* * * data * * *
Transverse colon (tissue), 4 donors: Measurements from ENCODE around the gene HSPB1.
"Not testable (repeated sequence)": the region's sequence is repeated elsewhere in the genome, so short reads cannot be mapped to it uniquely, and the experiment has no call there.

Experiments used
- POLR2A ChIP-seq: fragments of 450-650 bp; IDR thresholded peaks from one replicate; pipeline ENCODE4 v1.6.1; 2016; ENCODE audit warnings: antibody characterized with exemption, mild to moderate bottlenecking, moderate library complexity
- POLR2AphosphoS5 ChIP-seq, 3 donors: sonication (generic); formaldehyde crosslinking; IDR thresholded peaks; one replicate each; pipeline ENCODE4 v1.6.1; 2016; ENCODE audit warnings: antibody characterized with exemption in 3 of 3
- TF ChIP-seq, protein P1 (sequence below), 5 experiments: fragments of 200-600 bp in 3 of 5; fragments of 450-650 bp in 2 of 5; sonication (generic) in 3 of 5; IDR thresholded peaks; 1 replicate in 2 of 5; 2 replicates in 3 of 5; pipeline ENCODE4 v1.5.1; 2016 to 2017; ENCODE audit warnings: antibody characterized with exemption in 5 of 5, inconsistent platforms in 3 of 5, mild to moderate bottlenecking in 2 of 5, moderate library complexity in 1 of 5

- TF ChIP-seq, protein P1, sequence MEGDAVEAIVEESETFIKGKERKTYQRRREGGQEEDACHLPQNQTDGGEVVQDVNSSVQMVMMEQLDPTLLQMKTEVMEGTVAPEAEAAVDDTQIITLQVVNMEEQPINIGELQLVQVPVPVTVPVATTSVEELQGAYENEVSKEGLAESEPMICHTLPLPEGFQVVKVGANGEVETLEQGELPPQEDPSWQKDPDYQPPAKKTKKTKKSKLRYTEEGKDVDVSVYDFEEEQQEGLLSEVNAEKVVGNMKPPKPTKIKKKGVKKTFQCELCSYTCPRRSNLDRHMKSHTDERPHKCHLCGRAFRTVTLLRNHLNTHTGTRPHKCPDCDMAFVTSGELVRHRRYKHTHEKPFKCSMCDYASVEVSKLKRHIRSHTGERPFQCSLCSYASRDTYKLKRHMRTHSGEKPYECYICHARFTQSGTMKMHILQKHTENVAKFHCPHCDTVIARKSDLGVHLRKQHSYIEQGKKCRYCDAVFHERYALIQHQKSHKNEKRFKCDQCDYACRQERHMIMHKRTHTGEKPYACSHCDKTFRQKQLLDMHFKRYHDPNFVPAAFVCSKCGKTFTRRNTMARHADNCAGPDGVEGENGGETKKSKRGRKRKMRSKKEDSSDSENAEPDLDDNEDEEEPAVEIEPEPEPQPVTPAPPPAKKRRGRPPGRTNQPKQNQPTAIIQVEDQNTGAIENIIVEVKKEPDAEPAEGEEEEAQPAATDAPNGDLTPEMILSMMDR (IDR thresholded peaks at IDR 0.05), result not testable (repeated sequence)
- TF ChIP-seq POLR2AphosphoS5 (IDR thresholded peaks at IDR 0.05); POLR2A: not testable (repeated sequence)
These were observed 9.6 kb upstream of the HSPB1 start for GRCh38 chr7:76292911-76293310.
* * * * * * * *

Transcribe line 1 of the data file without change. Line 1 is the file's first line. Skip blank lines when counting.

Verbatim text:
Transverse colon (tissue), 4 donors: Measurements from ENCODE around the gene HSPB1.